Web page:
Over the past decade, emerging markets have become increasingly popular among a wide range of investors. These rapidly developing nations are experiencing exceptional growth rates, generally have low levels of debt, and have trade balances that are either even or skewed heavily in their favor. While any number of emerging nations could be chosen for purchase, many continue to, time and time again, gravitate back towards the BRIC bloc.
This group of four nations, which consists of Brazil, Russia, India, and China, represents some of the largest and most powerful developing economies on earth. In fact, some believe that these four could, by the middle of the century, grow to rival the economic prowess of the entire G7. Given the earth shattering implications of this trend, many investors have sought to get more exposure in their portfolios to this surging group. Yet, individual security options remain poor at best leaving emerging market ETFs as one of the few choices for long-term investors (read Forget FXI: Try These China ETFs Instead).
While many of these products have done quite well over the past few years, 2011 has been a pretty rough time for emerging market ETFs. Inflation worries in India and Brazil have combined with a possible slowdown in China and surging political risks in Russia to cause many investors to reconsider their allocations to the space. Furthermore, a strong dollar and a great deal of risk aversion haven’t helped matters either, pushing investors back into the safest corners of the American equity market for the time being (read Three Low Beta Sector ETFs).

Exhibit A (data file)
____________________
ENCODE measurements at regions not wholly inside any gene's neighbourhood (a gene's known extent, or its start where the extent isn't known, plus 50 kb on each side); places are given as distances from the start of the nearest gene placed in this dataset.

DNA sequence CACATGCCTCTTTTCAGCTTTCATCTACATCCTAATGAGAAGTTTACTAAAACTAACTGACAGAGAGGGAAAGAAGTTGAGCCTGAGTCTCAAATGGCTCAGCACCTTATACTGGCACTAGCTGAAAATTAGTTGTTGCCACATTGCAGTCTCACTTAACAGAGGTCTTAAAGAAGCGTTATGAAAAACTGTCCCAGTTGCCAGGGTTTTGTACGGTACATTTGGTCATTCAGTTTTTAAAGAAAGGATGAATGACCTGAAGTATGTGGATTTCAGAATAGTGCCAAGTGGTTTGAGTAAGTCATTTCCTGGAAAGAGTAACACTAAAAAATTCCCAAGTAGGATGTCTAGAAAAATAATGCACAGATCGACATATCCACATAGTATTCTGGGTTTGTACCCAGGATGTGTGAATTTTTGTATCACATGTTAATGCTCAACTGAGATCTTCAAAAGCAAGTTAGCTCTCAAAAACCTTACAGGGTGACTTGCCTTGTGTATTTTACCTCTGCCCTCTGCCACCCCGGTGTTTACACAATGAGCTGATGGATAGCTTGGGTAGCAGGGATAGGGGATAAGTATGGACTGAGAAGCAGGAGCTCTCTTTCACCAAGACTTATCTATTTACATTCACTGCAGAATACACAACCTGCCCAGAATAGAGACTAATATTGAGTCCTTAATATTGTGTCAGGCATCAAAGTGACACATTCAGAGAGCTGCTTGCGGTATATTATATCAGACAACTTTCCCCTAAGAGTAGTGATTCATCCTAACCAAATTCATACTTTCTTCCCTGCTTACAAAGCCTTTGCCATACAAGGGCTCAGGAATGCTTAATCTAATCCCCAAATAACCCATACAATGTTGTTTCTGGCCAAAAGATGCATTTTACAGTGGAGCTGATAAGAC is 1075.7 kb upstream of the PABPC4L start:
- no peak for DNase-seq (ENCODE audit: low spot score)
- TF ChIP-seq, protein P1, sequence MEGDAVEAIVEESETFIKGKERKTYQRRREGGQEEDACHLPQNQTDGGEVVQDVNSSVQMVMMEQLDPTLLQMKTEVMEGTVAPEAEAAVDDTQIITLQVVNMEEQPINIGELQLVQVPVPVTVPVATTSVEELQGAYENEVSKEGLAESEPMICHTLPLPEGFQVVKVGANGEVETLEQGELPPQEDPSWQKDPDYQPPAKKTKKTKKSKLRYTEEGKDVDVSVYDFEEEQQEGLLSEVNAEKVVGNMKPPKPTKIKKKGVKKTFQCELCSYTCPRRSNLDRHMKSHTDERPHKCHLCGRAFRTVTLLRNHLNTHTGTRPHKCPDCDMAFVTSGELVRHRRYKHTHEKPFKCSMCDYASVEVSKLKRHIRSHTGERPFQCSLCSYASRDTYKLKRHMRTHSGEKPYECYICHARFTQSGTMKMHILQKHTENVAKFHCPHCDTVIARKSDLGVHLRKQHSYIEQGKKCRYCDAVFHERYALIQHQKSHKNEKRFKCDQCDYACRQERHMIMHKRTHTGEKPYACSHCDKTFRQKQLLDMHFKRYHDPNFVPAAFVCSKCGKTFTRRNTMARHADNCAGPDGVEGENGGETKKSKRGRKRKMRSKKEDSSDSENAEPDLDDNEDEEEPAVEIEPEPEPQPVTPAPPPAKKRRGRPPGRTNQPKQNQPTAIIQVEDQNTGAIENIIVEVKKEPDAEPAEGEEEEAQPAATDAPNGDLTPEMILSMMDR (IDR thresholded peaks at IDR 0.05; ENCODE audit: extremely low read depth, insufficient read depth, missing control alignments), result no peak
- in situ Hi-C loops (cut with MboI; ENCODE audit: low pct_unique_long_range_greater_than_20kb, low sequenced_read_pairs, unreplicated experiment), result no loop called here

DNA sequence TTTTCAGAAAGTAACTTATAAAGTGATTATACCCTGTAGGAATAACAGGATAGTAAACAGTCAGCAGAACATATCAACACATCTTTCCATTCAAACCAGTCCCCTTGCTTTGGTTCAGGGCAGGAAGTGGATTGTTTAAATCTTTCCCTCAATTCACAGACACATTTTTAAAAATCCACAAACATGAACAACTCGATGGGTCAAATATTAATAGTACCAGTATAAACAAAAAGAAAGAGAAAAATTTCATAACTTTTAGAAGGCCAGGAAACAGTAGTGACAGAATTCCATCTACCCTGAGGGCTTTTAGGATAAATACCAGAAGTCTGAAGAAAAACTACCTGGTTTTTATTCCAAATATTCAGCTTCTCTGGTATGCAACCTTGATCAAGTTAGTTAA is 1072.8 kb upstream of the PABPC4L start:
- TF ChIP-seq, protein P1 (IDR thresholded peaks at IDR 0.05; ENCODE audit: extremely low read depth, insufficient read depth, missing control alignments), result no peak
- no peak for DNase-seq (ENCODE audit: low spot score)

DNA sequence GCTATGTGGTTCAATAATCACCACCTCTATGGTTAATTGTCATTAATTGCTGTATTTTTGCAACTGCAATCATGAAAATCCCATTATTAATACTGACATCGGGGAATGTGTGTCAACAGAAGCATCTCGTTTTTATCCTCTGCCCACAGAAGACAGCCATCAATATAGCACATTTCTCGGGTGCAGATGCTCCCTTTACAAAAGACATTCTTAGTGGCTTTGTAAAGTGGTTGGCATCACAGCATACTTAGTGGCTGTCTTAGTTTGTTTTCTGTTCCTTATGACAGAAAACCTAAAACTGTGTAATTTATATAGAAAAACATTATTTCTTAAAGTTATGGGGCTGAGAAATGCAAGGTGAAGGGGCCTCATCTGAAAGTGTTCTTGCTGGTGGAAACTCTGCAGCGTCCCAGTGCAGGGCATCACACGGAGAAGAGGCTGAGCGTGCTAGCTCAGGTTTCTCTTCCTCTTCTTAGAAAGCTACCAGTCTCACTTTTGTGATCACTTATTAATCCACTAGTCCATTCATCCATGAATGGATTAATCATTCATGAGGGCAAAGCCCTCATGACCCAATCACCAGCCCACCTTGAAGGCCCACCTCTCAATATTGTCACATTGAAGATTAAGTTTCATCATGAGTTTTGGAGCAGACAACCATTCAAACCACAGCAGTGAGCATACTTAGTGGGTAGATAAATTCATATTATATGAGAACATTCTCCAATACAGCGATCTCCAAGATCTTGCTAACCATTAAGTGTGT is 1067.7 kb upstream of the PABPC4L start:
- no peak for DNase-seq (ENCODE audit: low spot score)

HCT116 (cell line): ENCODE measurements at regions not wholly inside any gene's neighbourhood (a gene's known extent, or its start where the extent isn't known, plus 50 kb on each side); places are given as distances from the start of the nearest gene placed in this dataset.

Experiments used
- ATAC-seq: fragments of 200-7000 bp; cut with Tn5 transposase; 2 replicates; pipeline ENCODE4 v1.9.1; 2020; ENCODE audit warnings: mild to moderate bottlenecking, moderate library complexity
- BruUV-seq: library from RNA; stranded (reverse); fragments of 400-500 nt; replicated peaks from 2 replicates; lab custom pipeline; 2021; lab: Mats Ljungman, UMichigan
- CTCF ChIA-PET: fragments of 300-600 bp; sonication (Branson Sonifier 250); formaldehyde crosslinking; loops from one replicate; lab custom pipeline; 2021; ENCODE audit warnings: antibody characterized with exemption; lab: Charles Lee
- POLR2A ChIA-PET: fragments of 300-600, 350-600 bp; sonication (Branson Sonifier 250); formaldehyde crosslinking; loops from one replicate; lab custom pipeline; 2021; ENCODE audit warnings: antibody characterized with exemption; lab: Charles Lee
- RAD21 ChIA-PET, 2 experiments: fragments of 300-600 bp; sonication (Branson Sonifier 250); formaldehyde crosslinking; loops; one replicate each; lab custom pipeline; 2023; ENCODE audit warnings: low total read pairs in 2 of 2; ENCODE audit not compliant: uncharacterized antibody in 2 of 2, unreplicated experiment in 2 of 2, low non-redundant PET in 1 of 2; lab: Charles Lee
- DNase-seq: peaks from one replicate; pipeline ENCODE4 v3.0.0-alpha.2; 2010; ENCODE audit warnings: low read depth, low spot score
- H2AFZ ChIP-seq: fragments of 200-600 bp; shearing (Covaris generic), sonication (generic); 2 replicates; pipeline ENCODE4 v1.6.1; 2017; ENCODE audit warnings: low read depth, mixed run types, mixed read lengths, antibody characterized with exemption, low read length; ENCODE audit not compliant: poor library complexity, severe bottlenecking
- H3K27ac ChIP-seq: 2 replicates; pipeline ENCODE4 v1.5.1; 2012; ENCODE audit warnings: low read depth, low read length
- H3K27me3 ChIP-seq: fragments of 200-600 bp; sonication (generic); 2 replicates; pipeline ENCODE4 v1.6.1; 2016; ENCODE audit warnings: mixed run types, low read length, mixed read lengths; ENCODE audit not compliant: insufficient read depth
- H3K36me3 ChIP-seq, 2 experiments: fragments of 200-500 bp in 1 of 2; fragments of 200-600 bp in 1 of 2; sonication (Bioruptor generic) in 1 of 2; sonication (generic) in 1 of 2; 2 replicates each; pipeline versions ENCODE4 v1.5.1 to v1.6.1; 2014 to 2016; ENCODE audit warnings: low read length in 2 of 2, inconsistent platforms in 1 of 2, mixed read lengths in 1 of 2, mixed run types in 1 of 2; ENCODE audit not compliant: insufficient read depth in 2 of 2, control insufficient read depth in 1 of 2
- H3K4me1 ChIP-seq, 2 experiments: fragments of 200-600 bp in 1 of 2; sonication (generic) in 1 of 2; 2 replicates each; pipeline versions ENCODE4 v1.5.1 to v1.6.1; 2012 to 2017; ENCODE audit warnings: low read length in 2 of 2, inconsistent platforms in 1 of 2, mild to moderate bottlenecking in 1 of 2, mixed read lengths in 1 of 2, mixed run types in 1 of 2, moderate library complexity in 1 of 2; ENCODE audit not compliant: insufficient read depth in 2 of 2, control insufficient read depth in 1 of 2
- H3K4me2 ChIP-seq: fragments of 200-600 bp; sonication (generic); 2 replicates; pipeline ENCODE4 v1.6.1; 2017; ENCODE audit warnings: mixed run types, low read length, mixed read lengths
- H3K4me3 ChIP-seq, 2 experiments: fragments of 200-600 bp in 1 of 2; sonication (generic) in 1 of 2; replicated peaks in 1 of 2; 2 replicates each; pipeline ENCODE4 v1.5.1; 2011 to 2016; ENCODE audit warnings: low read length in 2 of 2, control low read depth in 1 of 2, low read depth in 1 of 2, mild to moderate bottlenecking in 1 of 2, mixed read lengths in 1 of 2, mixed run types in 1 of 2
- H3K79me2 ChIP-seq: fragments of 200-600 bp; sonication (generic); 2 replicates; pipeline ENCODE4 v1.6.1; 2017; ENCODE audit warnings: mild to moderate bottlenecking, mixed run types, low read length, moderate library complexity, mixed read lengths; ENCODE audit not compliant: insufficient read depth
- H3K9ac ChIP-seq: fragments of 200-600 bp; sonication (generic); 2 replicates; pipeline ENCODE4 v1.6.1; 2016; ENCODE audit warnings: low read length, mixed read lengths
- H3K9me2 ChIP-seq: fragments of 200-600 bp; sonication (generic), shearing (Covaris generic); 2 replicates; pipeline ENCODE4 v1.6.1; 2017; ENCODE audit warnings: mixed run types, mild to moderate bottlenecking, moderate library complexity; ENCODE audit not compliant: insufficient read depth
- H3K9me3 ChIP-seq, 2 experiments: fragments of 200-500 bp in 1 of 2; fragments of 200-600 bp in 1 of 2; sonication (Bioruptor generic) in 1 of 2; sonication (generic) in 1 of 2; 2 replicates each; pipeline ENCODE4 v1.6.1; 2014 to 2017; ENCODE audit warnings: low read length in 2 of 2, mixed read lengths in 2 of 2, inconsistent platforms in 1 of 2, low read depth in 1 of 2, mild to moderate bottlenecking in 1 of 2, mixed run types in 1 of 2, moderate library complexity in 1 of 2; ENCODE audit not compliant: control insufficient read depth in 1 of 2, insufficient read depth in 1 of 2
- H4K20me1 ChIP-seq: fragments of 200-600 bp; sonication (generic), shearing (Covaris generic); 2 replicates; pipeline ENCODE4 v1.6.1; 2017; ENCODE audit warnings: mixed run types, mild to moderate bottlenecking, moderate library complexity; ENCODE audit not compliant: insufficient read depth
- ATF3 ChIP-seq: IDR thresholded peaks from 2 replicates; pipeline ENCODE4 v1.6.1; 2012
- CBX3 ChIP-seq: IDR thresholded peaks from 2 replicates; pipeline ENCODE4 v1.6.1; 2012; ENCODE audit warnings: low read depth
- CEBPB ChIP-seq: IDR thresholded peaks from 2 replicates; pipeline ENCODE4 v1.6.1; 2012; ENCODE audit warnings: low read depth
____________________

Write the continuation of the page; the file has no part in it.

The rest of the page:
Yet despite these short-term woes, the long-term futures of these nations remain incredibly bright as a whole. Predictions still call for the bloc to make up close to 40% of world GDP by 2050 and for all four to be among the top five economies on Earth by that time. Thanks to these trends, now may be the perfect time to get in on the bloc for the long haul, buying securities at a steep discount to their prices just a few months ago. For these investors, we highlight some of the key differences of the major funds in the space that investors should take into account before choosing the right BRIC ETF for their portfolio:
Guggenheim BRIC ETF (EEB)
This emerging market ETF tracks the Bank of New York Mellon BRIC Select ADR Index which invests in a universe of depository receipts from any of the BRIC nations. The product will put at least 90% of its assets in these ADRs and GDRs in order to achieve its exposure. Currently, the fund consists of 90 securities and it is heavily exposed to Brazilian and Chinese firms which make up close to 80% of total assets leaving little for companies in India and especially Russia which accounts for just 1.3% of the basket (see Alternative ETF Weighting Methodologies 101).